The reason Christianity had not achieved what it might in New Zealand, Sargeson argued, was that its rhythms were out. “It is difficult to see that the Christian religion has been successfully extended to New Zealand, when there is an apparent failure to take into account the serious break in tradition which the extension implies.” The rituals and festivals of traditional Christianity communicated their truth through their rhythmic qualities, connecting body soul and season. The problem is that in the southern hemisphere the rhythms are distorted. “I can only say that I have never been able to reconcile myself to the fact that the great springtime festival of resurrection is followed by the melancholy of autumn, and the gloom of winter.” There is surely something to be learned here. The missionaries who followed Marsden came to learn that the assumed forms of their religion might not be the most successful vehicles for its essential content. Even so, concessions to the new environment were small. Christian festivals continue to bear little relation to the seasons and it is likely that the rapidly changing ethnic and social contexts of Aotearoa New Zealand will require a substantial re-forming of our practices.
But if there is a lesson there is also a warning. This is also implicit in Sargeson’s analysis. The flip-side of the rootlessness of the “puritanism” he derided was its narrow pragmatism, its focus on the immediate and material. This New Zealand failing is, Sargeson suggests, a form of evasion, an avoidance of the challenges and complexities with which a broader vision might present us. The big questions, the Big Question, draw their power from calling us to reflect beyond the immediacy of our needs and circumstance. However, this is in itself a counterpoint to the question of the rhythms. Merely to flip Christian rituals on their heads might achieve an alignment with the rhythms of life in the southern hemisphere. The rituals and practices might even thereby become more attractive and natural. But, shorn of the particularities of the story, these newly matched rhythms would have no more power than then conventional morality of Sargeson’s “puritanism”. If the ultimate outcome of the one is a collapse into hedonism, the parallel fate of the other would be a decline into “a dimly expected” paganism.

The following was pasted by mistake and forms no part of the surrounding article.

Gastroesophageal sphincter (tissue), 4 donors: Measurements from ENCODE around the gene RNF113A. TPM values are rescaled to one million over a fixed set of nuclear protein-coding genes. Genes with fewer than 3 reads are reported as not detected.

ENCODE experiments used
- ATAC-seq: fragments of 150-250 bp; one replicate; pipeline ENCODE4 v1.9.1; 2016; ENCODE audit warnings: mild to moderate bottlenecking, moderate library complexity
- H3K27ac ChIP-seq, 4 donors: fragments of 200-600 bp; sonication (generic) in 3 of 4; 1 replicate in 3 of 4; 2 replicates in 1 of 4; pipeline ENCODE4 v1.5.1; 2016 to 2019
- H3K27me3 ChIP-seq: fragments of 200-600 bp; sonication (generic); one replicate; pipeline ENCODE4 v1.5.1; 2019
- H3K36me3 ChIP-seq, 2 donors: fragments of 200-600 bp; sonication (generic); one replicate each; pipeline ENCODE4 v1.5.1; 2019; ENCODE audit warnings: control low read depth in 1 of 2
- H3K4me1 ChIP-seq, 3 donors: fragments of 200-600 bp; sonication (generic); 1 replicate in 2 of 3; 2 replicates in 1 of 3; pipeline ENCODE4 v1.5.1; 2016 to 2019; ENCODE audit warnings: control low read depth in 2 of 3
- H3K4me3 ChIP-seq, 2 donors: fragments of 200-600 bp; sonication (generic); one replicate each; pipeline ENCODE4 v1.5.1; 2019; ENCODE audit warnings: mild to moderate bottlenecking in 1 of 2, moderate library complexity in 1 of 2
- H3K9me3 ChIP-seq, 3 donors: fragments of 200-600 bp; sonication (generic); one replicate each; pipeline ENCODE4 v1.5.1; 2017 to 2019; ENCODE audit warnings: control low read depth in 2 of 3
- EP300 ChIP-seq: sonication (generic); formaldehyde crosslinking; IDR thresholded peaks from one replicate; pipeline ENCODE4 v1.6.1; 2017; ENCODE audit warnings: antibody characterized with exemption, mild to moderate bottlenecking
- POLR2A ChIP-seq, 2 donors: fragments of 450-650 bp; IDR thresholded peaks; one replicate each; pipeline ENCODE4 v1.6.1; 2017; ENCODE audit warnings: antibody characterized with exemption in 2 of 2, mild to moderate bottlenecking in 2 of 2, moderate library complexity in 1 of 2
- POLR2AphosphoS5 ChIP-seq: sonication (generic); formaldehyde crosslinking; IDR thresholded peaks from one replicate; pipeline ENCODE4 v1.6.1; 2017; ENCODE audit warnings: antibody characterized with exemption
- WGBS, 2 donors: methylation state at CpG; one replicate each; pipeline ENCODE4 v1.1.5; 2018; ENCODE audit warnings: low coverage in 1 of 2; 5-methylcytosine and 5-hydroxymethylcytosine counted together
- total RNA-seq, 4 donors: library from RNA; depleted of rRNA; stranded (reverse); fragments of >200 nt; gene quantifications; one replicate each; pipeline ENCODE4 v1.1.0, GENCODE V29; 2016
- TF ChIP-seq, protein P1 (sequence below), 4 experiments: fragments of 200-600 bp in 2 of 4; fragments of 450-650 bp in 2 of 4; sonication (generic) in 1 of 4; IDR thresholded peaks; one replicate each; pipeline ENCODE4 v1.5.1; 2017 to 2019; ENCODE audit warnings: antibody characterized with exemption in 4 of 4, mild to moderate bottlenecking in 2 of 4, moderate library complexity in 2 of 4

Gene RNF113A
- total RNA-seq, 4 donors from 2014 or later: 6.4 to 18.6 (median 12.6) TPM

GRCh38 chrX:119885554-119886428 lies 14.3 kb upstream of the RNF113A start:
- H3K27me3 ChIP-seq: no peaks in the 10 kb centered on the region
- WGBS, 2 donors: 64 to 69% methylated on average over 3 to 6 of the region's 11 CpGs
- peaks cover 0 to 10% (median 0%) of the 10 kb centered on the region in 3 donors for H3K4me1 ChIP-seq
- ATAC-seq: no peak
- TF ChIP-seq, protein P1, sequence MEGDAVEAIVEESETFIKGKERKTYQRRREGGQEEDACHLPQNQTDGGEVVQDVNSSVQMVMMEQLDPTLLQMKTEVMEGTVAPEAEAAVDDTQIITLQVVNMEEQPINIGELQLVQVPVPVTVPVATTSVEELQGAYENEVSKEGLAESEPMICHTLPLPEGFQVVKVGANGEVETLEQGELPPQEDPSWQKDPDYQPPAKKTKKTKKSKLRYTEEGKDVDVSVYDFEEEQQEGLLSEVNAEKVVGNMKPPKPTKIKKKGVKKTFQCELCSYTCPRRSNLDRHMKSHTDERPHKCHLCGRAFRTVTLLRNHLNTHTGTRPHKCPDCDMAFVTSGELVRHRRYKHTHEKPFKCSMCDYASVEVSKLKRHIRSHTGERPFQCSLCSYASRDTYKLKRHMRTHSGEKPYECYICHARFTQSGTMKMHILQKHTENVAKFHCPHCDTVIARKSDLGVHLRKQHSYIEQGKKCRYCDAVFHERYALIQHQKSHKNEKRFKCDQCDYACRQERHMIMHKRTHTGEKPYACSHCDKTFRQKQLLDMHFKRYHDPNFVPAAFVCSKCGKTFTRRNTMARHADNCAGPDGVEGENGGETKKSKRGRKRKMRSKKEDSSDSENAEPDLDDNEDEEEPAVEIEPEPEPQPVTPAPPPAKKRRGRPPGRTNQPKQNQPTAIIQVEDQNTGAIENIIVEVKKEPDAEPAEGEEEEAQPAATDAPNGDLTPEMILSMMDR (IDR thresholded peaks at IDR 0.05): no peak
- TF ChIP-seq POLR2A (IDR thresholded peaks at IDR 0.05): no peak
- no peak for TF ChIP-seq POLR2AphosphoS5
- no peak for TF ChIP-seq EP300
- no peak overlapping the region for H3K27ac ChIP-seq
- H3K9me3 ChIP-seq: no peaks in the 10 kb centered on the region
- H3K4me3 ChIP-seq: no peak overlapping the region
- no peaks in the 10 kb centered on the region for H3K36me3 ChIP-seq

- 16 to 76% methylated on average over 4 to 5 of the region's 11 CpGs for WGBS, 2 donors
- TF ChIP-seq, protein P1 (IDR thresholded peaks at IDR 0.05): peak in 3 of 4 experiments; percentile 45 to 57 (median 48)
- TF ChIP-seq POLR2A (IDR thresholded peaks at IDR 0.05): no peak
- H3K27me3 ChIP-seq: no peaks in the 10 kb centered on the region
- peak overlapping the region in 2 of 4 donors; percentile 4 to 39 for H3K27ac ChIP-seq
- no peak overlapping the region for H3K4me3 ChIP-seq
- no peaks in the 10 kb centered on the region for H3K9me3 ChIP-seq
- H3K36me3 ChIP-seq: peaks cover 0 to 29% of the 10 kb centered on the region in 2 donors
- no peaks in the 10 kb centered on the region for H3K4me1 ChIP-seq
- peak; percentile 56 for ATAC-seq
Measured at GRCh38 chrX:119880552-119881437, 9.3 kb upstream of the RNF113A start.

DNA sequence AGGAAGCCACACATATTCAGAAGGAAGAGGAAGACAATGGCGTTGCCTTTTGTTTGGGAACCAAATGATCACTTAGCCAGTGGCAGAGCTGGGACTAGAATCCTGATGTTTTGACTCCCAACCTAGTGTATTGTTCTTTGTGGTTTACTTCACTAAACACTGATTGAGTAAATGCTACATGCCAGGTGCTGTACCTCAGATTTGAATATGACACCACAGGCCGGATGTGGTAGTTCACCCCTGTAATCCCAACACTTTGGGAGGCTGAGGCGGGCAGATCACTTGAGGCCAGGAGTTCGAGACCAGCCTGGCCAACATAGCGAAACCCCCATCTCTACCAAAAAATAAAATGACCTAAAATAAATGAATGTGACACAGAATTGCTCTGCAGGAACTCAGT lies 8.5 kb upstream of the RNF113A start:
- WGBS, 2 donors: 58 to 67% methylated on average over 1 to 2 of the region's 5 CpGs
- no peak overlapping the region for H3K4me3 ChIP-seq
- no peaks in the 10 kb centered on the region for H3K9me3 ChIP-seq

What Sargeson was missing (or, perhaps, evading) was that the traditions of Christianity contain more than its rhythms. To employ his metaphor further, rhythm alone does not make music, any more than vowels alone create words. Without a melody, rhythm is just impulse, without consonants, vowels are mere grunts. Without the story, the rituals of Christianity are shadows; form without substance.
Missionaries and the churches which came after them were charged with bringing the Christian music to Aotearoa. This could never have been accomplished with only the rhythms which Sargeson craved. In Stuart Lange’s study of Marsden in this issue we get a strong portrayal of the man, but also a welcome consideration of his message. It is, in this regard, notable that Marsden’s key action was his sermon, examined in detail in Lange’s article. Two other pieces enable a deeper appreciation of the variations within the music. Peter Lineham brings the focus to the smaller Christian communities which have often been side-lined in the big picture. Given the prominence of the Anglican and Methodist missionaries in the Christian story in New Zealand, the gathered groups have sometimes been lost in the story. Yet they bring their unique contribution – they play the melody in a different key – which must be heard if two hundred years of Christianity in New Zealand is properly to be understood. In a very different study Geoff Troughton, Joseph Bulbulia and Chris Sibley report on data which uncovers fascinating differences in how Church affiliation and identification varies across traditions and age groups.
After two centuries it is clear that Christianity is still “becoming” in Aotearoa. It was news (rongo) in 1814. One hundred and forty years on, a sharp critic like Sargeson could see it was not embedded in local soil. A further six decades later we find the same. Christianity remains a missionary faith, forever in process.
Martin Sutherland and Fiona Sherwin
are on the staff at Laidlaw College. Their research interests include missiology, religious history, theological method, and theology and disability